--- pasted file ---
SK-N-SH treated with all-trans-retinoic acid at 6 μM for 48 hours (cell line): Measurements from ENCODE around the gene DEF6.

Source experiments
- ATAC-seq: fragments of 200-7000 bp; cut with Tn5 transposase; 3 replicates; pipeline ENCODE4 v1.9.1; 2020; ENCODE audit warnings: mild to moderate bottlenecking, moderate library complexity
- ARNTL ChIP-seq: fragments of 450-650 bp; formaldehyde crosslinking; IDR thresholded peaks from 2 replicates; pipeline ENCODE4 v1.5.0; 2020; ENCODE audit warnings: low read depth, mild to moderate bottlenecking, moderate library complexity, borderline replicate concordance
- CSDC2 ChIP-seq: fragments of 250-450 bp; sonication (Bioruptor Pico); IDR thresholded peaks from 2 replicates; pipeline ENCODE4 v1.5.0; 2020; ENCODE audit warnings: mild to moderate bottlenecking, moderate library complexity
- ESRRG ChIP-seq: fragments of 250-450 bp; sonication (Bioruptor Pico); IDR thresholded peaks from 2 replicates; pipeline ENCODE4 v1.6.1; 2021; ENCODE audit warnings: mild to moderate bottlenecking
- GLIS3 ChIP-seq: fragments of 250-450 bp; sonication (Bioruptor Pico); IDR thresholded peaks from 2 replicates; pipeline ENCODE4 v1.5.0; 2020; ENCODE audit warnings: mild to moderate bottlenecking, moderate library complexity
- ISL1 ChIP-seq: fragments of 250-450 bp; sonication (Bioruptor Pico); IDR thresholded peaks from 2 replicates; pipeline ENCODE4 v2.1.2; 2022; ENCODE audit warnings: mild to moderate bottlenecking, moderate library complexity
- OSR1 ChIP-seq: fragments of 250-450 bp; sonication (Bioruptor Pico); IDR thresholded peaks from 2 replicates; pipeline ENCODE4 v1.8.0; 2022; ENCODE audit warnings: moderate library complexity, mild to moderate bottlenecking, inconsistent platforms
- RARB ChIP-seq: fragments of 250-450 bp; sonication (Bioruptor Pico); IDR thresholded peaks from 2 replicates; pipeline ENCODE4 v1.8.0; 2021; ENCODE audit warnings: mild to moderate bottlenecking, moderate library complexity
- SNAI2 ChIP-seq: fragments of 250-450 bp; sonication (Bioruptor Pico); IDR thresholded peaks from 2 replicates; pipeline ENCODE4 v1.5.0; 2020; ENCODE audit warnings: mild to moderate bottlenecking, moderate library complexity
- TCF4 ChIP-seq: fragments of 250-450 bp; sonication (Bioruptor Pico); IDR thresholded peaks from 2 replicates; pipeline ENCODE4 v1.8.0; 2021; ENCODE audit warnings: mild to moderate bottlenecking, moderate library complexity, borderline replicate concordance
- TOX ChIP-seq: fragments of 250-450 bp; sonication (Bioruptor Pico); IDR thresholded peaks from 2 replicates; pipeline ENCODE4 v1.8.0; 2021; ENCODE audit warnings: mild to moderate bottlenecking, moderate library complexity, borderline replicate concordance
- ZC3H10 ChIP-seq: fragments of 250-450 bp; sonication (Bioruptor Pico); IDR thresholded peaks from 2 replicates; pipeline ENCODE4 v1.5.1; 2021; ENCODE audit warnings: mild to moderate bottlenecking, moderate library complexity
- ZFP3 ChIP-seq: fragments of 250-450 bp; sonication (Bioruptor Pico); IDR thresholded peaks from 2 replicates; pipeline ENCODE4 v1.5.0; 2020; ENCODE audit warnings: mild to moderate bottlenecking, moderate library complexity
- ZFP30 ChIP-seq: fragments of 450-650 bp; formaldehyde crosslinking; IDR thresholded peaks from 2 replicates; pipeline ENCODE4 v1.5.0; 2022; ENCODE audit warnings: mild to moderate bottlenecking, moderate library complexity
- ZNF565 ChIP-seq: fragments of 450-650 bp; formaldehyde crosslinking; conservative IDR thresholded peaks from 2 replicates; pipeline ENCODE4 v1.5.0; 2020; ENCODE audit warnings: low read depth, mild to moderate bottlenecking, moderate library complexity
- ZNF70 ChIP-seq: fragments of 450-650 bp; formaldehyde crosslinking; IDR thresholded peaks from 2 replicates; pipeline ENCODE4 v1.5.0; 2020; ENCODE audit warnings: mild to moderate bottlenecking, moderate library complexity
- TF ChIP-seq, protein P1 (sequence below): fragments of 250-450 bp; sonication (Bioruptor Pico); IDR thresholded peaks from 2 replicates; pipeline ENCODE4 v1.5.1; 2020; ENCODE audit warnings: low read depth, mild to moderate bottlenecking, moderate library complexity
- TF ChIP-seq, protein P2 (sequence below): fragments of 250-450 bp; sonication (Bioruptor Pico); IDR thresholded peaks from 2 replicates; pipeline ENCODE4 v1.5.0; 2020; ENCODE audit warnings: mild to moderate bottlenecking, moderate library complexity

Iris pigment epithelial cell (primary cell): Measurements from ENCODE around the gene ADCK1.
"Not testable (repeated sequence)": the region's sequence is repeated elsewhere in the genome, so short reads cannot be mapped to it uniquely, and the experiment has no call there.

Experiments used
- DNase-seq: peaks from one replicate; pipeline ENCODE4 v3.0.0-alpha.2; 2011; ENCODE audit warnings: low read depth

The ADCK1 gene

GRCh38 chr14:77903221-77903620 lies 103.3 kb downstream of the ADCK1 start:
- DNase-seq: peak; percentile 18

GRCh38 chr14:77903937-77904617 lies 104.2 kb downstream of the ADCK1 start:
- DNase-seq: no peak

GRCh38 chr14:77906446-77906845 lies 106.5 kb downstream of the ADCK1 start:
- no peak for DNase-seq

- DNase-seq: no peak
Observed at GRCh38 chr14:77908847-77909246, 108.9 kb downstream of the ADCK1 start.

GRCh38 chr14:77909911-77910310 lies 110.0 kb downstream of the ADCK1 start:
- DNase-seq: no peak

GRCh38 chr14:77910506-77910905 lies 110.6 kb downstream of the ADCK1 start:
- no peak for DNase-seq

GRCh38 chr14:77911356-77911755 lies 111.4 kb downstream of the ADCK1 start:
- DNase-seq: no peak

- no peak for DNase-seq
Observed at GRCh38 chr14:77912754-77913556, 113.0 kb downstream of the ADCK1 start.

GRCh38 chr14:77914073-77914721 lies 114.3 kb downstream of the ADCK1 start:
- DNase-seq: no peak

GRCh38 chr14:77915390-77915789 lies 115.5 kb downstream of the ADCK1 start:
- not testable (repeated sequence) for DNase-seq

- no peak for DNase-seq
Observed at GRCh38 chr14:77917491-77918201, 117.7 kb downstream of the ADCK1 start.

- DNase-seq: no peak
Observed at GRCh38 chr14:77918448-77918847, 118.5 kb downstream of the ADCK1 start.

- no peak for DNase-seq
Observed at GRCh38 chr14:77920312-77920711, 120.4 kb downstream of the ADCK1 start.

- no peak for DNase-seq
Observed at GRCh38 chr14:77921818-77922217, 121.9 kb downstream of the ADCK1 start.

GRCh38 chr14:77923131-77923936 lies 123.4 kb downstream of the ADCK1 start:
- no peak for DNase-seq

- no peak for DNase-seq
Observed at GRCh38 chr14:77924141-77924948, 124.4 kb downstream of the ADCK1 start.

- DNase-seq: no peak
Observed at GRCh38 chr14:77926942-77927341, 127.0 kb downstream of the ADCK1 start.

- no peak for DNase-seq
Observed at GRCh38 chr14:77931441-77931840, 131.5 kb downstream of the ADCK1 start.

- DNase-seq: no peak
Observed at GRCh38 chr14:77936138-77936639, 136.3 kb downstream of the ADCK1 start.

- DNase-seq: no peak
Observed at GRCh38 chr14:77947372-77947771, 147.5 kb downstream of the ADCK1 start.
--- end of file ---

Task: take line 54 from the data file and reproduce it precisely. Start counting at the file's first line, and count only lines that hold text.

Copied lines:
GRCh38 chr14:77923131-77923936 lies 123.4 kb downstream of the ADCK1 start: